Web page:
Carnegie Mellon University

Engineering and Public Policy

Technology can help us build a happier, freer, and more fulfilling life, while keeping risks and undesirable impacts at acceptable levels. However, this process isn't automatic; it takes careful hard work by people who understand both technology and society.

The Department of Engineering and Public Policy (EPP) at Carnegie Mellon University is a unique department that works to solve problems at the interface of technology and society. We offer multiple double-major options for undergraduate students (in partnership with each of the five Engineering departments and the School of Computer Science) a Master's degree in Engineering & Technology Innovation and Management, and a research-oriented Ph.D. program


The department of Engineering & Public Policy is hiring a tenure track professor.  Work with us >>

Upcoming Defenses

Evan D. Sherwin
Decisions and uncertainties in the US energy system: Electrofuels and other applications
April 23, 2019 at 11:00 AM in the Baker Hall 129 Conference Room
Examiners: Inês. M. L. Azevedo (Chair), Max Henrion (Lumina Decision Systems), Granger Morgan, Zico Kolter (Department of Computer Science), Kenneth Gillingham (Yale University), Russell M. Meyer (NMR Group, Inc.)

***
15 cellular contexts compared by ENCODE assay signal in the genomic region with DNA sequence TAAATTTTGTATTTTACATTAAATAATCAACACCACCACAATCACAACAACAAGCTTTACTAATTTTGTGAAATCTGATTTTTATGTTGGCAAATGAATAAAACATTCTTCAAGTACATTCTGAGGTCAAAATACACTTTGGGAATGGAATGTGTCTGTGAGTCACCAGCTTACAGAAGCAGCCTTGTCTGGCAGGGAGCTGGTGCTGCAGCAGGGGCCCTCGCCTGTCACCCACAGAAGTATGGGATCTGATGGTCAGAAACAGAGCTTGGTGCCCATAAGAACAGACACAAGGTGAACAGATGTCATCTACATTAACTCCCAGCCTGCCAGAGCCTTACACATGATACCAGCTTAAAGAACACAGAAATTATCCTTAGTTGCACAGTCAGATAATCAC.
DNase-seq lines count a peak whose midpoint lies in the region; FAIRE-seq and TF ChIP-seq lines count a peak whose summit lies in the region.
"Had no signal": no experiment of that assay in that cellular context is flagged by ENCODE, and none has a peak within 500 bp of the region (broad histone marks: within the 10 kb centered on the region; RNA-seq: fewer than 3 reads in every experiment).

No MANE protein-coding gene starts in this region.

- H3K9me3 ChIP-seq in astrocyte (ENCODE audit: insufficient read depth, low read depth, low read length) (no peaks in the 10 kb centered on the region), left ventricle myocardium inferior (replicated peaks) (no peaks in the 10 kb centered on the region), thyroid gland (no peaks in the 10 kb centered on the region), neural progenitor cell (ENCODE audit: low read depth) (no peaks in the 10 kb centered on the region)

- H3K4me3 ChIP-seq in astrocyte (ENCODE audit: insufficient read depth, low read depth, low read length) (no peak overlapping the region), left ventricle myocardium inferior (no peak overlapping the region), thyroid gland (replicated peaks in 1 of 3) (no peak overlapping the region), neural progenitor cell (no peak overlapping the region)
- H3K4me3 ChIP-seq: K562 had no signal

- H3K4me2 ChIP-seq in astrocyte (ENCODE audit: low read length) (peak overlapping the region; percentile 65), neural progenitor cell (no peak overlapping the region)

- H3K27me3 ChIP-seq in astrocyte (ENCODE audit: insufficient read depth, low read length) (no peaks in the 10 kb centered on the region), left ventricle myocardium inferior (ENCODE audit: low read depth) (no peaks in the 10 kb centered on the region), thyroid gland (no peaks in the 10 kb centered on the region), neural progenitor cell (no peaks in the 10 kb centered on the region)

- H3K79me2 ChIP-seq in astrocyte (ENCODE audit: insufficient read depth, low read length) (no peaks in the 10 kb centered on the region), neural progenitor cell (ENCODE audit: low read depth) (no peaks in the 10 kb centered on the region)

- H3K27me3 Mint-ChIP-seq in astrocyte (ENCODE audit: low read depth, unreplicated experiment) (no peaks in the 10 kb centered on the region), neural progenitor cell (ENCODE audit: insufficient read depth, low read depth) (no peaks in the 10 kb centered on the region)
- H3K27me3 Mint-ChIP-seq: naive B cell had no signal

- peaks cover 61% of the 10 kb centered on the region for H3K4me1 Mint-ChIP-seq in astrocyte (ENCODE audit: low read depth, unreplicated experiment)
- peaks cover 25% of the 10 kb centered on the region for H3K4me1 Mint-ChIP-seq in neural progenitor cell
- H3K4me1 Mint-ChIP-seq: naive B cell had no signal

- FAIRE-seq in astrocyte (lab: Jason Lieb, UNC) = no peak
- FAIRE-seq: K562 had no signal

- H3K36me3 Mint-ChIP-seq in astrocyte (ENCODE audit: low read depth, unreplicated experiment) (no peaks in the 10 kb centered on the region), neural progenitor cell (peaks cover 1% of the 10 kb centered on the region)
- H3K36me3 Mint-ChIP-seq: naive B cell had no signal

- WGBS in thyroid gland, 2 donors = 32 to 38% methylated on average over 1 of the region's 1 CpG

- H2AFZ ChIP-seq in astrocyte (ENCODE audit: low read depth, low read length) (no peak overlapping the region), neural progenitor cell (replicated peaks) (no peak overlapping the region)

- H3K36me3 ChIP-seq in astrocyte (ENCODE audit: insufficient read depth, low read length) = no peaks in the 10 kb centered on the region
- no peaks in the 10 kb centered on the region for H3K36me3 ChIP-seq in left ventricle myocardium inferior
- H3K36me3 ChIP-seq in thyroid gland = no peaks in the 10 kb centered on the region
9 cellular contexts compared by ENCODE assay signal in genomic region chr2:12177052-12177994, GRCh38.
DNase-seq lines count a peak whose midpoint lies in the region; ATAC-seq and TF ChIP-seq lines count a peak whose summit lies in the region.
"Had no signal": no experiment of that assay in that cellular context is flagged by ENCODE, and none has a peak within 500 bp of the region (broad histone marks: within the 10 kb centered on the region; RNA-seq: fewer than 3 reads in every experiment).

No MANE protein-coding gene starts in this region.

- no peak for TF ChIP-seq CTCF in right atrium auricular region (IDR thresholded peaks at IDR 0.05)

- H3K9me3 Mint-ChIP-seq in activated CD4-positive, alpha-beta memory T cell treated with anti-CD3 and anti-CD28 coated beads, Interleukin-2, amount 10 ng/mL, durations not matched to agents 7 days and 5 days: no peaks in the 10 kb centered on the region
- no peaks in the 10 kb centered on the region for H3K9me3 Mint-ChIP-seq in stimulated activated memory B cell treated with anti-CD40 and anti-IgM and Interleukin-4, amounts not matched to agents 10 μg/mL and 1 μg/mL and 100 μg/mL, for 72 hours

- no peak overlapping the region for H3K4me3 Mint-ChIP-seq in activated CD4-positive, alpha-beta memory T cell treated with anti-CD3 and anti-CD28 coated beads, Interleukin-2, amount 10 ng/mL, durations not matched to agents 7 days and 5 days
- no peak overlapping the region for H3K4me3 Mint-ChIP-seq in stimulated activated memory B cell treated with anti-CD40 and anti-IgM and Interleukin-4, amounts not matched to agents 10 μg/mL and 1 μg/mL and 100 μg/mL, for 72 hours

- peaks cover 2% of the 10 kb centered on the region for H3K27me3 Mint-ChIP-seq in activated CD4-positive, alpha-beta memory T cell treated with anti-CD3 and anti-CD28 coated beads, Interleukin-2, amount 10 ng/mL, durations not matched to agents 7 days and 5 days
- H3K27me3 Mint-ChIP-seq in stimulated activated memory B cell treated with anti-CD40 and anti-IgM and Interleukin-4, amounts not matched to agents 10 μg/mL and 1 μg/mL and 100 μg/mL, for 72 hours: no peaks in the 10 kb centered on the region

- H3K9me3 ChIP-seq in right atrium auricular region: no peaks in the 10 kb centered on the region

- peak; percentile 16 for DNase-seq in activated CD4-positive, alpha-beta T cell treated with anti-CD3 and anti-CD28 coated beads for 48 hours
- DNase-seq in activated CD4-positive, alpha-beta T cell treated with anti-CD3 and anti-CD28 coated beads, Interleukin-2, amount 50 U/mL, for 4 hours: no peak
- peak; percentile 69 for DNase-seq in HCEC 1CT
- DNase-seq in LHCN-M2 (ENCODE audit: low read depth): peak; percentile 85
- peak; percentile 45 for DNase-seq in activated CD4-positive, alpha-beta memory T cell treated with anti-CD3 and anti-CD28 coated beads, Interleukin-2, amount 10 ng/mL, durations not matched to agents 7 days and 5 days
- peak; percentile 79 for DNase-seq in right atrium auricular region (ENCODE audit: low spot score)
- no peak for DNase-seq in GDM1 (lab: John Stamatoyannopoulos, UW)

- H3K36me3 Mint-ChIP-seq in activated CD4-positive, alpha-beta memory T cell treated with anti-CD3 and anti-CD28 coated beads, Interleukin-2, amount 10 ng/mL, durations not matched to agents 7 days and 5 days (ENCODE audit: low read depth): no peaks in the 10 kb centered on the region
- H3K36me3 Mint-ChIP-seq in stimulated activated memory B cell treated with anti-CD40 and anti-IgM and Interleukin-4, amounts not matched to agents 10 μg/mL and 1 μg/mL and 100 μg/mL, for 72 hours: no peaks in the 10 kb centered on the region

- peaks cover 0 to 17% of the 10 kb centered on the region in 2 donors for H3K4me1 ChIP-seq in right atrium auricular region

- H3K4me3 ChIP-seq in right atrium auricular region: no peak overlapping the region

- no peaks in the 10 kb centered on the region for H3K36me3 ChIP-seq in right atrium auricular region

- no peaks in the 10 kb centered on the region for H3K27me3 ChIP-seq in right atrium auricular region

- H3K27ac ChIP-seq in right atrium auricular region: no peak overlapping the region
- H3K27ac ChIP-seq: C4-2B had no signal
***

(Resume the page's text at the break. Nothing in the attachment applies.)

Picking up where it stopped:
Sinnott J. Murphy
Correlated generator failures and power system reliability
April 24, 2019 at 2:00 PM in the Baker Hall 129 Conference Room
Examiners: Jay Apt (Chair), Granger Morgan, Fallaw Sowell (Tepper School of Business), Zico Kolter (School of Computer Science)

Doug Sicker: Department Head of Engineering and Public Policy

Women in Software and Cybersecurity

How Entrepreneurs Leverage Institutional Intermediaries in Emerging Economies to Acquire Public Resources

EPP Graduate Student Awards

Liza Reed

Robert W. Dunlap Award for the most outstanding qualifier examination

Liza Reed
, "Microprocessor Hardware Tampering”

Jake Ward

Herbert L. Toor Award for outstanding research paper submitted to the Part A qualifier

Jake Ward
,"On-Demand Ridesourcing has Reduced per-capita Vehicle Registrations and Gasoline use in the U.S. States"